Insect Control: Houseplants

Scale

Scale
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Scale insects vary dramatically in their appearance from very small organisms (1–2 mm) that occur under wax covers (some look like oyster shells), to shiny pearl-like objects (about 5 mm), to creatures covered with mealy wax. Adult female scales are almost always immobile (aside from mealybugs) and permanently attached to the plant they have parasitized. They secrete a waxy coating for defense; this coating causes them to resemble reptilian scales or fish scales, hence the name.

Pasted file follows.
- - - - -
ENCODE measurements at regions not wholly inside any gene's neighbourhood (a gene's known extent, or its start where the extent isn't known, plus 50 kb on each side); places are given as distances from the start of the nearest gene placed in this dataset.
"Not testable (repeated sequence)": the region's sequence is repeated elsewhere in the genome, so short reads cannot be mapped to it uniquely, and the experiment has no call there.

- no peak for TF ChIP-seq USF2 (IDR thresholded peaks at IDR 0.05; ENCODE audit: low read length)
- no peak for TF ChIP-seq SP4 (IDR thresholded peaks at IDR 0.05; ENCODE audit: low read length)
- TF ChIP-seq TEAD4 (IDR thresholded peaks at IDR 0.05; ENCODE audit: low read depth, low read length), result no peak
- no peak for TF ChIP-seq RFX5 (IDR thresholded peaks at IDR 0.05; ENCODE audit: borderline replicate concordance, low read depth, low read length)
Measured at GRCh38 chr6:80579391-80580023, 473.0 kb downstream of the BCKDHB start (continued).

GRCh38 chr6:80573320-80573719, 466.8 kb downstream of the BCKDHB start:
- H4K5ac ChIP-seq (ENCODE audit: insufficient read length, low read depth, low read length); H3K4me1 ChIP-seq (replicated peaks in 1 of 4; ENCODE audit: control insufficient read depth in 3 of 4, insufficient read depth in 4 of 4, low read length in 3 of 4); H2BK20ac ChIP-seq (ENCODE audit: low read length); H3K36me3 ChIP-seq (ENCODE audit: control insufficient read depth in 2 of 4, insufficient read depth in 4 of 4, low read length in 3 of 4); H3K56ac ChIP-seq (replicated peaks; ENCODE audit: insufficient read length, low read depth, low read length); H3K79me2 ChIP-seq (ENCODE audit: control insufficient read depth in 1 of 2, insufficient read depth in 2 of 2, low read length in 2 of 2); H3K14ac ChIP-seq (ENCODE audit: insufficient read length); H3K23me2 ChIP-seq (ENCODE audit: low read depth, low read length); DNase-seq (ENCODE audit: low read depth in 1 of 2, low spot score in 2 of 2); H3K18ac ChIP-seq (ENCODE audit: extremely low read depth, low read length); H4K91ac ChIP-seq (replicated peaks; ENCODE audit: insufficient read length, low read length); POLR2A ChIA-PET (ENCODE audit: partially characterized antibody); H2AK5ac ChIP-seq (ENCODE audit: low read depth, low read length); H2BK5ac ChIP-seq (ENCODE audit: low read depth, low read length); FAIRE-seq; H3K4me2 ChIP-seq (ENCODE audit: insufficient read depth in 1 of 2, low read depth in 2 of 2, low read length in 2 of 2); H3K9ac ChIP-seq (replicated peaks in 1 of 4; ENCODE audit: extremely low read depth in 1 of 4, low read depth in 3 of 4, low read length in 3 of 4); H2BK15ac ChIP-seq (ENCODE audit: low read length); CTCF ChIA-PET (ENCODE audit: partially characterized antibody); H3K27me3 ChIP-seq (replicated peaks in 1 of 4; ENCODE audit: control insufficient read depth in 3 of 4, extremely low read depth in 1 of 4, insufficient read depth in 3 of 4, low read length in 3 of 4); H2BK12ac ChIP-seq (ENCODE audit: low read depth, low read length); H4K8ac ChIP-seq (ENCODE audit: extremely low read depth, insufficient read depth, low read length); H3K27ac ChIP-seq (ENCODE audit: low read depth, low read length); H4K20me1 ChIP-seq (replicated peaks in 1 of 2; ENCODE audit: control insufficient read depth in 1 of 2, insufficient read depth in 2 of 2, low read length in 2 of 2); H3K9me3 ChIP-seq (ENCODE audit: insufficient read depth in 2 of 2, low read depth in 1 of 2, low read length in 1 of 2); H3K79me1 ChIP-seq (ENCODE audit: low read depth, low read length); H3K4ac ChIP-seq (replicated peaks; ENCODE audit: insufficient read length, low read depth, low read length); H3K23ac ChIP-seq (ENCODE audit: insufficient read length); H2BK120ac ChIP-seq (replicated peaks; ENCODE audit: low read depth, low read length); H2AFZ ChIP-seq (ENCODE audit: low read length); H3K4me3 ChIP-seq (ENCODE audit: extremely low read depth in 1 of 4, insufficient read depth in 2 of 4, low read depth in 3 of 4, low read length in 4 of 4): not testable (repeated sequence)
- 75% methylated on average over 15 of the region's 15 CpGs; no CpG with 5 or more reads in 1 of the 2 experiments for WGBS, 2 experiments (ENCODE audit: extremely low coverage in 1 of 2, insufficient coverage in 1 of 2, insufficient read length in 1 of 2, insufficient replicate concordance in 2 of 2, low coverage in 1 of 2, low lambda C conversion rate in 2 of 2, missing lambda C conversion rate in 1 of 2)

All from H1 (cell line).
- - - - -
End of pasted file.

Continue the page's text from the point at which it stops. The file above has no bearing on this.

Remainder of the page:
Scale insects feed on a wide variety of plants, and many scale species are considered pests. Some types are economically valuable, such as the cochineal, Polish cochineal and lac scales. Scale insects' waxy covering makes them quite resistant to pesticides, which are only effective against the first-instar nymph crawler stage. However, scales are often controlled with horticultural oils, which suffocate them, or through biological control.